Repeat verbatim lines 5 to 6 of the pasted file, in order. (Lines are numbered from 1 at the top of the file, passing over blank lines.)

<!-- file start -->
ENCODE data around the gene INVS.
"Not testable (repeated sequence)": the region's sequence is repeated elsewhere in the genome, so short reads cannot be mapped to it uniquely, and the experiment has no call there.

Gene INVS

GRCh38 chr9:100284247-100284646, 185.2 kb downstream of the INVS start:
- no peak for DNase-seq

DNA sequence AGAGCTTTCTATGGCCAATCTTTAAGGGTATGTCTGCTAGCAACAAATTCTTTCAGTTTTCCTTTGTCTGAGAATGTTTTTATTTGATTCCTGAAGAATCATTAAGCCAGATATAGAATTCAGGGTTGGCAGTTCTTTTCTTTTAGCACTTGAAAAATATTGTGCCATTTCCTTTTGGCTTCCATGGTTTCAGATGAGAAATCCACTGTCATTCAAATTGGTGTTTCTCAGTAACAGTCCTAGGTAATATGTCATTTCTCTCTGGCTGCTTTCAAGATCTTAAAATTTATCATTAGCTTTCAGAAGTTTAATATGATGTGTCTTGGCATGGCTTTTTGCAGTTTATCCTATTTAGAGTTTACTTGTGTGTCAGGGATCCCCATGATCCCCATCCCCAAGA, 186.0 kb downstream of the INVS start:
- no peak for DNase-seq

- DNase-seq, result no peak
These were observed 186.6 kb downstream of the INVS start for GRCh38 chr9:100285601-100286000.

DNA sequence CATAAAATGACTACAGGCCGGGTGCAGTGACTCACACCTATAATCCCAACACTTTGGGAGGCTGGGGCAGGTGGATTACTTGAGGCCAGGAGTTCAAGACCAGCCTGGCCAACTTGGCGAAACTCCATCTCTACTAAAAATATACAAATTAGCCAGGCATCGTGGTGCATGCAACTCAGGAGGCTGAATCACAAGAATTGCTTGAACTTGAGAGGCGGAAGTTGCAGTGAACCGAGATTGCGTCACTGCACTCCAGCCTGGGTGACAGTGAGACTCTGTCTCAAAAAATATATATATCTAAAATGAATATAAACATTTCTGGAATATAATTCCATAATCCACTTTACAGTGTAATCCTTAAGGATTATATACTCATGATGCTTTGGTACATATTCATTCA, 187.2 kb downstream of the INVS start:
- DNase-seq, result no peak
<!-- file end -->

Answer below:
- no peak for DNase-seq

DNA sequence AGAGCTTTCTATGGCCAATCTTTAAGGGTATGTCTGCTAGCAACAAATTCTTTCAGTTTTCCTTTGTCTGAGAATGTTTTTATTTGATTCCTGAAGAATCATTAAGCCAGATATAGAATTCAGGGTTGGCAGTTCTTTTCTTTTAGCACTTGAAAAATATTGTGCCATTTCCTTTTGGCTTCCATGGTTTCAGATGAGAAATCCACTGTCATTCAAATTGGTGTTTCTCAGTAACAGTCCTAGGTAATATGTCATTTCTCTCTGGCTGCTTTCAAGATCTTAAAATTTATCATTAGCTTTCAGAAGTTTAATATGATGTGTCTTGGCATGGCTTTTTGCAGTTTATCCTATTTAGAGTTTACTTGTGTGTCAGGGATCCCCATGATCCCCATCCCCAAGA, 186.0 kb downstream of the INVS start: